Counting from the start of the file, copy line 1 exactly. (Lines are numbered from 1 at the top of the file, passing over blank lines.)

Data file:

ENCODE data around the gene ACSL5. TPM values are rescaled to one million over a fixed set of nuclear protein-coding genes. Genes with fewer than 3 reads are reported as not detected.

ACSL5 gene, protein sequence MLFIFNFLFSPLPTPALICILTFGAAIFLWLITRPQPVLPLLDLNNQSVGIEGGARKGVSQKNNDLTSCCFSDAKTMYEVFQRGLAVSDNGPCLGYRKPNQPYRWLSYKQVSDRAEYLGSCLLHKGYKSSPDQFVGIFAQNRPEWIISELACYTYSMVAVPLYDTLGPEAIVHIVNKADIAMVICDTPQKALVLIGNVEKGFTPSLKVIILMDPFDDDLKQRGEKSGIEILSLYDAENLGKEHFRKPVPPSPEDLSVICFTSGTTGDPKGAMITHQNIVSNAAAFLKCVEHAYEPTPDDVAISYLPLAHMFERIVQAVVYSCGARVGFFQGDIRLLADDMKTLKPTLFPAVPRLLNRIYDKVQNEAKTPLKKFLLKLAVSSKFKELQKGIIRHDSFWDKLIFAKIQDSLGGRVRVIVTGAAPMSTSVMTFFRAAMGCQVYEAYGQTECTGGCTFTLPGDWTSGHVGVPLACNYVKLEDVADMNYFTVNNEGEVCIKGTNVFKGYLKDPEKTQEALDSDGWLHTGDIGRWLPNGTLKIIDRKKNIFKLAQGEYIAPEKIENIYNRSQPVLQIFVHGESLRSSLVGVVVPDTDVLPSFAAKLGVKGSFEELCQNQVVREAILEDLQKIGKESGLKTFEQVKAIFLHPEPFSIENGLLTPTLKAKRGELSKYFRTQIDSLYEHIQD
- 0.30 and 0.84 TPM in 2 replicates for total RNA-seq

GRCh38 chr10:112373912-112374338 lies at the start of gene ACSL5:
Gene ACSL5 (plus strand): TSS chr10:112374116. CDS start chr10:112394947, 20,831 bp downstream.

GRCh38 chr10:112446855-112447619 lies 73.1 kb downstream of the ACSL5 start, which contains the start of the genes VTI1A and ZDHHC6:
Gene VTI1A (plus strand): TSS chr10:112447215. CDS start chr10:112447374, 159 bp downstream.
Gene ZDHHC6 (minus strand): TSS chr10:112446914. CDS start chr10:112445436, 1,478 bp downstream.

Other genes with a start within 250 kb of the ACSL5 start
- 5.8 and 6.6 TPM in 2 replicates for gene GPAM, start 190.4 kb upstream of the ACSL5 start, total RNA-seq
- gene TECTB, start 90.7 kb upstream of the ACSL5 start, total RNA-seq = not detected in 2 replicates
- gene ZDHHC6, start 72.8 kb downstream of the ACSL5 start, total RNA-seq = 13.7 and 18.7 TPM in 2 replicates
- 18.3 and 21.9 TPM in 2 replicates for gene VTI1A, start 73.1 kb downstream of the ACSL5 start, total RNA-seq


ENCODE data around the gene ACSL5. TPM values are rescaled to one million over a fixed set of nuclear protein-coding genes. Genes with fewer than 3 reads are reported as not detected.